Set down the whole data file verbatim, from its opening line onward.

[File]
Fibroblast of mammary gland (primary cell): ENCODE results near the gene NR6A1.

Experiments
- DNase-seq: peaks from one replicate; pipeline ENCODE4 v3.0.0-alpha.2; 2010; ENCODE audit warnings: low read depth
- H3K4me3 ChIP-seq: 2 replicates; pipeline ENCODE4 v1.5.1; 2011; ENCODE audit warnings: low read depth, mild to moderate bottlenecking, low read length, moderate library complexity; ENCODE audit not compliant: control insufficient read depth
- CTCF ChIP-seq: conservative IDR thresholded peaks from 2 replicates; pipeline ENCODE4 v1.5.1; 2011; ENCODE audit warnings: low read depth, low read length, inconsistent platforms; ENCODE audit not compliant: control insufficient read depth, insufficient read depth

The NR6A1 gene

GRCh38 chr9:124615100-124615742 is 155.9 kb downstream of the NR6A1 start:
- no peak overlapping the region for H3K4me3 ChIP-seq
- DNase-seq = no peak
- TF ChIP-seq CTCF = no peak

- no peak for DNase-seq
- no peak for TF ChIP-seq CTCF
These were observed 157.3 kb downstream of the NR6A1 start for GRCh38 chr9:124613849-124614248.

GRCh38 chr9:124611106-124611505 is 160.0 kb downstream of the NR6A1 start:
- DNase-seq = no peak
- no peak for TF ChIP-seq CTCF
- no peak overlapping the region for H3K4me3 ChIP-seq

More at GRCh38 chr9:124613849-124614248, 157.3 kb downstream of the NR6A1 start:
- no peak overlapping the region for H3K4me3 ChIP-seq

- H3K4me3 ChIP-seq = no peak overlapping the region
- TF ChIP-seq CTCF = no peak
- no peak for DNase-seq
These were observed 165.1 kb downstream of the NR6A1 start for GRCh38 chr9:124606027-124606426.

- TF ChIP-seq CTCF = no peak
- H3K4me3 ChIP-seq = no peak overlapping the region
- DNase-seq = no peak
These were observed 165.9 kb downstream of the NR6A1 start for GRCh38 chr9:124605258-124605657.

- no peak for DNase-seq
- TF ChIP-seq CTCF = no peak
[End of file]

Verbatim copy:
Fibroblast of mammary gland (primary cell): ENCODE results near the gene NR6A1.

Experiments
- DNase-seq: peaks from one replicate; pipeline ENCODE4 v3.0.0-alpha.2; 2010; ENCODE audit warnings: low read depth
- H3K4me3 ChIP-seq: 2 replicates; pipeline ENCODE4 v1.5.1; 2011; ENCODE audit warnings: low read depth, mild to moderate bottlenecking, low read length, moderate library complexity; ENCODE audit not compliant: control insufficient read depth
- CTCF ChIP-seq: conservative IDR thresholded peaks from 2 replicates; pipeline ENCODE4 v1.5.1; 2011; ENCODE audit warnings: low read depth, low read length, inconsistent platforms; ENCODE audit not compliant: control insufficient read depth, insufficient read depth

The NR6A1 gene

GRCh38 chr9:124615100-124615742 is 155.9 kb downstream of the NR6A1 start:
- no peak overlapping the region for H3K4me3 ChIP-seq
- DNase-seq = no peak
- TF ChIP-seq CTCF = no peak

- no peak for DNase-seq
- no peak for TF ChIP-seq CTCF
These were observed 157.3 kb downstream of the NR6A1 start for GRCh38 chr9:124613849-124614248.

GRCh38 chr9:124611106-124611505 is 160.0 kb downstream of the NR6A1 start:
- DNase-seq = no peak
- no peak for TF ChIP-seq CTCF
- no peak overlapping the region for H3K4me3 ChIP-seq

More at GRCh38 chr9:124613849-124614248, 157.3 kb downstream of the NR6A1 start:
- no peak overlapping the region for H3K4me3 ChIP-seq

- H3K4me3 ChIP-seq = no peak overlapping the region
- TF ChIP-seq CTCF = no peak
- no peak for DNase-seq
These were observed 165.1 kb downstream of the NR6A1 start for GRCh38 chr9:124606027-124606426.

- TF ChIP-seq CTCF = no peak
- H3K4me3 ChIP-seq = no peak overlapping the region
- DNase-seq = no peak
These were observed 165.9 kb downstream of the NR6A1 start for GRCh38 chr9:124605258-124605657.

- no peak for DNase-seq
- TF ChIP-seq CTCF = no peak